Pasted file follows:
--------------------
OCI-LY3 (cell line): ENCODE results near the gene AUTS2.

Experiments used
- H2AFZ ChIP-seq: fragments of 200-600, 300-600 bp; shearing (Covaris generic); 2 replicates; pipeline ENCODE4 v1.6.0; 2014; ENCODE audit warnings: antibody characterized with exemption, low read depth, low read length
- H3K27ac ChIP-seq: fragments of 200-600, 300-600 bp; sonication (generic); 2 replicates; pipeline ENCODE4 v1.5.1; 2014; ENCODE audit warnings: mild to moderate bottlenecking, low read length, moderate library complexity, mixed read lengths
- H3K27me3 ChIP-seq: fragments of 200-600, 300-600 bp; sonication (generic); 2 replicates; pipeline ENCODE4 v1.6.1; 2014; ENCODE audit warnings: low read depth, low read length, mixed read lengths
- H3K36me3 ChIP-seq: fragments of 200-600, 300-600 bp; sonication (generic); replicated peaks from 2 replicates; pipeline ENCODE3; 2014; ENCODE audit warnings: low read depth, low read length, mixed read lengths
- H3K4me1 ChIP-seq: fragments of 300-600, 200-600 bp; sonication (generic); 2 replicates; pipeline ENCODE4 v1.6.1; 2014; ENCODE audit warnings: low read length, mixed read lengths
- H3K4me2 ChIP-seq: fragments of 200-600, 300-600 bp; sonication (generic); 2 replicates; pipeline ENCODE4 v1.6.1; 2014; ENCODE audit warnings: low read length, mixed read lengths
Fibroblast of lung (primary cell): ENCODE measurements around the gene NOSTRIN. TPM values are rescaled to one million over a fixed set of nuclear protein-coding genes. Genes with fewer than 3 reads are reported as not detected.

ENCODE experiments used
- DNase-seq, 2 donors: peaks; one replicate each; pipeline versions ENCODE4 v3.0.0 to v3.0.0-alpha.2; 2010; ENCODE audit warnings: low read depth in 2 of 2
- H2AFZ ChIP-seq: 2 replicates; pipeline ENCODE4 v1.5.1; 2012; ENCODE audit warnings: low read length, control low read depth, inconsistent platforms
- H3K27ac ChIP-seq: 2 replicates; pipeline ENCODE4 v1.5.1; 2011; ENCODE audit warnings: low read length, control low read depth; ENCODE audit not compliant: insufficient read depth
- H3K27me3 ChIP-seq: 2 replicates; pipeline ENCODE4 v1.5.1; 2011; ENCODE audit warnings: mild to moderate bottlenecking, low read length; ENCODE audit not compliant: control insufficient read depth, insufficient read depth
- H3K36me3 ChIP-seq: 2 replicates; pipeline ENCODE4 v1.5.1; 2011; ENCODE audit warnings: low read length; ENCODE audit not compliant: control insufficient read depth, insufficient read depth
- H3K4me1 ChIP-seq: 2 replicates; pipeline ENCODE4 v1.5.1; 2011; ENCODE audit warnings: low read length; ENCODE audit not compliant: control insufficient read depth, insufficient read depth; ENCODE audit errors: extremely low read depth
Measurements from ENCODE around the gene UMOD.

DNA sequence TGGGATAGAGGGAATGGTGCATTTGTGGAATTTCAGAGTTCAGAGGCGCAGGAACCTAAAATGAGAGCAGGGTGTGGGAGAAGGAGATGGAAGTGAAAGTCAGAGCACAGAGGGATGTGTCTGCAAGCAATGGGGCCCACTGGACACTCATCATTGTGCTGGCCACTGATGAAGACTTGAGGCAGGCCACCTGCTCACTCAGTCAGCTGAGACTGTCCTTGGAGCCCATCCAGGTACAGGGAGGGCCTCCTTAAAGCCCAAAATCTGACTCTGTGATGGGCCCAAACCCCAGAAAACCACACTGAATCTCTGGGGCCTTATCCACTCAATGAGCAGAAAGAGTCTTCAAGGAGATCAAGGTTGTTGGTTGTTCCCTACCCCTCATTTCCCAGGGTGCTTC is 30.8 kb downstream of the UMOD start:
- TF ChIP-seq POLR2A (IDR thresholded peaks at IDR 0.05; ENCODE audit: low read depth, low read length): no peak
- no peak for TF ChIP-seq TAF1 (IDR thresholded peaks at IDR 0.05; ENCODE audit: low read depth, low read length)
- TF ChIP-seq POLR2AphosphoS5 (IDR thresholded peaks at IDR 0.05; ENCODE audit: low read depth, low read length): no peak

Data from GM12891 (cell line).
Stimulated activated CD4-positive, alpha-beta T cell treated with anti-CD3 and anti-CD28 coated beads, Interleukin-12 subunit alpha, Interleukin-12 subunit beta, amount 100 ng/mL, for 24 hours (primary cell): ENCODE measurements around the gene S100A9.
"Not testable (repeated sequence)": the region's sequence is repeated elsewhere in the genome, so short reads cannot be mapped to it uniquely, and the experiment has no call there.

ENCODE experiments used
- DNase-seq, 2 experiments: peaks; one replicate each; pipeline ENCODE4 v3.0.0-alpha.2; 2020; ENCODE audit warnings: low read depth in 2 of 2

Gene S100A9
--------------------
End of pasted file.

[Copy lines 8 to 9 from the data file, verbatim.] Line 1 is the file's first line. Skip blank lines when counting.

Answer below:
- H3K4me2 ChIP-seq: fragments of 200-600, 300-600 bp; sonication (generic); 2 replicates; pipeline ENCODE4 v1.6.1; 2014; ENCODE audit warnings: low read length, mixed read lengths
Fibroblast of lung (primary cell): ENCODE measurements around the gene NOSTRIN. TPM values are rescaled to one million over a fixed set of nuclear protein-coding genes. Genes with fewer than 3 reads are reported as not detected.